Annual Report 2002 - Cornell University
003 Selected Faculty Research

23 Creating a flexible ceramic material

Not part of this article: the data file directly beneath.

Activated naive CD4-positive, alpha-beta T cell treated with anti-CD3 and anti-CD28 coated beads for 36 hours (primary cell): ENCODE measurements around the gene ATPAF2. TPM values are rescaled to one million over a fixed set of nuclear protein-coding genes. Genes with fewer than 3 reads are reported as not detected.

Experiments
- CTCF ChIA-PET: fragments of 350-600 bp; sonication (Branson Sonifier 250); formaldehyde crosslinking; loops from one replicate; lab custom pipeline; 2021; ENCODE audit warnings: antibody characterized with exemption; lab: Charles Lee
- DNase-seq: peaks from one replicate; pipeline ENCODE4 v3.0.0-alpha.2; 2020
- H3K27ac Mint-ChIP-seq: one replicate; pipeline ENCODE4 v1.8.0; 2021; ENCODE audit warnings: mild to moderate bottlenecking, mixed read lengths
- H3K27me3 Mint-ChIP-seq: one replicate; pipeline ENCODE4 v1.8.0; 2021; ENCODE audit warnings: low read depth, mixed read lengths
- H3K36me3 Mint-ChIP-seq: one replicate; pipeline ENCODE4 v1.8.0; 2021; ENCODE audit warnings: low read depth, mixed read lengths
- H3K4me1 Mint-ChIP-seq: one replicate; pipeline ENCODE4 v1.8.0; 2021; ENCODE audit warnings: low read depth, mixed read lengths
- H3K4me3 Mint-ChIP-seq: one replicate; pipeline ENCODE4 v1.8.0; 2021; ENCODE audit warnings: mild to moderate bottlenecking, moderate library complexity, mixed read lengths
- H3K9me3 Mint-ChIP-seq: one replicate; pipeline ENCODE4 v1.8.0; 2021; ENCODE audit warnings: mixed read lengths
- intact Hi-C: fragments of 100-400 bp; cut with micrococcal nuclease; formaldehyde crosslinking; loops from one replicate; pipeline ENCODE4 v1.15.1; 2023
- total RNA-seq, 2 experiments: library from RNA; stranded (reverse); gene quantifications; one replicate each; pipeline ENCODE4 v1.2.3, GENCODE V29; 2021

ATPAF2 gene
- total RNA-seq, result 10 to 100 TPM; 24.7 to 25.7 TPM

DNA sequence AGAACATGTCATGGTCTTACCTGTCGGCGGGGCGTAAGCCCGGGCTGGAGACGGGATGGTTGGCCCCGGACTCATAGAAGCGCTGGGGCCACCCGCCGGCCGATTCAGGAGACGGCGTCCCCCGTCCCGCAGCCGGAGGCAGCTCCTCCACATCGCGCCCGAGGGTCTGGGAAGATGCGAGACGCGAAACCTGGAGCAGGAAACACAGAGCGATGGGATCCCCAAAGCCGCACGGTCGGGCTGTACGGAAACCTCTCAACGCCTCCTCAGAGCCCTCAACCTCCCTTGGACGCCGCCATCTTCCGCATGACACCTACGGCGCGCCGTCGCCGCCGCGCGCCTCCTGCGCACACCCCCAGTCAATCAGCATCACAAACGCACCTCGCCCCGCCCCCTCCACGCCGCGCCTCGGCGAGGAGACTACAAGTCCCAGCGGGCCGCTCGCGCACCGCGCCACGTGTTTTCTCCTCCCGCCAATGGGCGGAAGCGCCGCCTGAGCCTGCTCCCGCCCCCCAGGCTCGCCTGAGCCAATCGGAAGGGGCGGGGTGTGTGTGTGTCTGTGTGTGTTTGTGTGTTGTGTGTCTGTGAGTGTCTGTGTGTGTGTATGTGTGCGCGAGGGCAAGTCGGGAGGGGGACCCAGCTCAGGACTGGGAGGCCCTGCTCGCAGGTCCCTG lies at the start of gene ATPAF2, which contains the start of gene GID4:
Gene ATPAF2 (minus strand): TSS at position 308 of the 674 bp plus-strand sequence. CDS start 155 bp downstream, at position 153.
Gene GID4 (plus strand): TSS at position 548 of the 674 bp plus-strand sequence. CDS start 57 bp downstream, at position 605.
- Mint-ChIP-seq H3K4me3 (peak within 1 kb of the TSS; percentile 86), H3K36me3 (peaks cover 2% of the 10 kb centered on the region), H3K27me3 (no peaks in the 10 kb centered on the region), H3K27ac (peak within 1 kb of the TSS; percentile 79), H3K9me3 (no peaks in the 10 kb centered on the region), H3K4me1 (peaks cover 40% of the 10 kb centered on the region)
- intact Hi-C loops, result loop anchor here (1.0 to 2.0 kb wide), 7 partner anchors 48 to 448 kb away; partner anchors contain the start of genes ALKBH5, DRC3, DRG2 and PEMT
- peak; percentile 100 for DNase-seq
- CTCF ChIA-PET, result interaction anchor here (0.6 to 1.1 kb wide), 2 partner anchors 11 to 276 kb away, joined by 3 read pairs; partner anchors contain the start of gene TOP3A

Ulrich B. Wiesner, Materials Science and Engineering, and research group developed a new class of hybrid materials called flexible ceramics. Wiesner's group was surprised to see, through the transmission electron microscope (TEM), that the molecular structure of the new material, known as a cubic bicontinuous structure, corresponded to age-old mathematical predictions. They named the molecular structure, with its hexagonal symmetry, a "plumber's nightmare." The perfect symmetrical shapes found in nature fascinated the researchers. Working in nanoscale chemistry, they decided to mimic nature by using organic polymers that can self-assemble chemically into nanostructures with different symmetries. Wiesner's group melded the polymer with an inorganic material, a ceramic (silica-type material), to create the hybrid material with a combination of properties—flexibility and structure control from the polymer and functionality from the ceramic. The new hybrid material is transparent and bendable but with substantial strength, and it does not shatter like ceramics. Applications for the new material are wide-ranging, from microelectronics to the separation of macromolecules such as proteins.

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